The only difference was that whatever was in the wall between the kitchen and the bedroom in the apartment would destroy my WiFi signal unless I had the mesh satellites on either side of the wall.
You also can’t trust the manufacturer’s coverage numbers. They’re always generated in large open areas and won’t match the real-world numbers once in your home.
It’s okay to buy fewer mesh routers than you think you need at first. Once installed and you’ve played around with placement, you can always add more to your mesh network if needed.
That doesn’t always have to be expensive routers either, some brands have cheaper add-on beacons for WiFi range extension.
How do you figure out where to put them?
You’ve now figured out how many mesh routers you need for your home, but you’ll need to know where to put them. Again, it depends on your home and the materials it’s constructed from. There are a few rules you should follow for the best WiFi coverage though.
Buy mesh routers that you like the look of because WiFi devices don’t like to be hidden behind furniture. Getting optimal coverage means leaving your mesh units out in the open.
We know it’s tempting to put them closer to the devices you use often, like your gaming console. It’s a better idea to spread the mesh routers around, so you are optimizing for most devices.
Usually, you want one per floor, and maybe two on opposite ends of the house if you have a lot of square footage or want signal across the back yard.
Since your first unit will always be where your internet connection comes in from outside, plug that one in first. Then use something like WiFi Analyzer to see how far away from that unit your signal drops. We reckon 75 to 80-percent signal in every room is about optimal.
Then set up your mesh satellites and see how your signal is throughout the house. You might want to wait a few days before you do this, as most mesh networks run optimizations for a while after the initial setup so your signal might get automatically fixed.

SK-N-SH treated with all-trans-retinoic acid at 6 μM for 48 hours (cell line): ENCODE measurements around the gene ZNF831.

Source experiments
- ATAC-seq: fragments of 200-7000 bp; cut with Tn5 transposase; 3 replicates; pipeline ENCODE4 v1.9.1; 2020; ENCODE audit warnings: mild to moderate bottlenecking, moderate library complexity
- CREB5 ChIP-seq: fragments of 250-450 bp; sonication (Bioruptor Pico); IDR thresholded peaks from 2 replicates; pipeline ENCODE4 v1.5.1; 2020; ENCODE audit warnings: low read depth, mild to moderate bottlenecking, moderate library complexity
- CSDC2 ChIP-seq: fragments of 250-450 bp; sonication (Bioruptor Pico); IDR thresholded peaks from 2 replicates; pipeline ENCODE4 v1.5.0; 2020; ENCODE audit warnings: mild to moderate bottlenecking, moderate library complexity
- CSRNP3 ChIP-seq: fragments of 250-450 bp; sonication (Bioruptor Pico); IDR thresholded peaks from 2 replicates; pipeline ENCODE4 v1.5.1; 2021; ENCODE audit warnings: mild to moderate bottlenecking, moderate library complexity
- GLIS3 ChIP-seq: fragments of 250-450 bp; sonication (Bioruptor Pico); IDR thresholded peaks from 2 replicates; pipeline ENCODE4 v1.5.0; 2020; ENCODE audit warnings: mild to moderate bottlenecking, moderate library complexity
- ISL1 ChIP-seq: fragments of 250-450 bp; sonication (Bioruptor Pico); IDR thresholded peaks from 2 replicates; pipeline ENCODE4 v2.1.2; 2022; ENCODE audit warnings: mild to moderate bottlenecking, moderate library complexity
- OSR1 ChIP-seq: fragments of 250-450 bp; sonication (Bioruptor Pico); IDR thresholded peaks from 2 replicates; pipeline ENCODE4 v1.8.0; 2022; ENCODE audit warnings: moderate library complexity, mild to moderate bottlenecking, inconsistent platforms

Which mesh routers should you buy?
Any branded mesh WiFi system should be fine to buy. You don’t have to go for the most expensive, and generally, you should steer away from the cheapest end of the market.
If you want a mesh network that won’t need much tweaking, Google’s Nest WiFi is our favorite. It’s essentially plug-and-play and gives strong signal wherever it’s placed.
You don’t need the most expensive Netgear setup, unless you’ve got a huge house. Or unless you want WiFi 6, as it’s one of the only systems that support the new protocol.
For a cheaper WiFi 6 setup, ASUS has you covered, or the WiFi 6 version of the SuperPods that I use from Plume. The bonus of the Plume setup is that they’re small and hang from your outlet. You do have to pay for a subscription fee to use them though, which includes things like AI-powered network security.
The other consideration is how much other smart home gear do you have in your home? Amazon’s eero system links up with Alexa, and Nest WiFi units double up as Google Assistant smart speakers.
Are you sure you need mesh routers?
Every home is different, and you might find you don’t actually need to spend any money to improve your WiFi.
Try moving your existing router around to see if something was blocking it from spreading WiFi to the trouble spots. If you find your WiFi woes are over, you don’t need to go spend big bucks on a system of mesh routers.
If you’re all dead-set on upgrading for new features or the latest WiFi standards, then a system of mesh routers should be the first thing on your shopping list.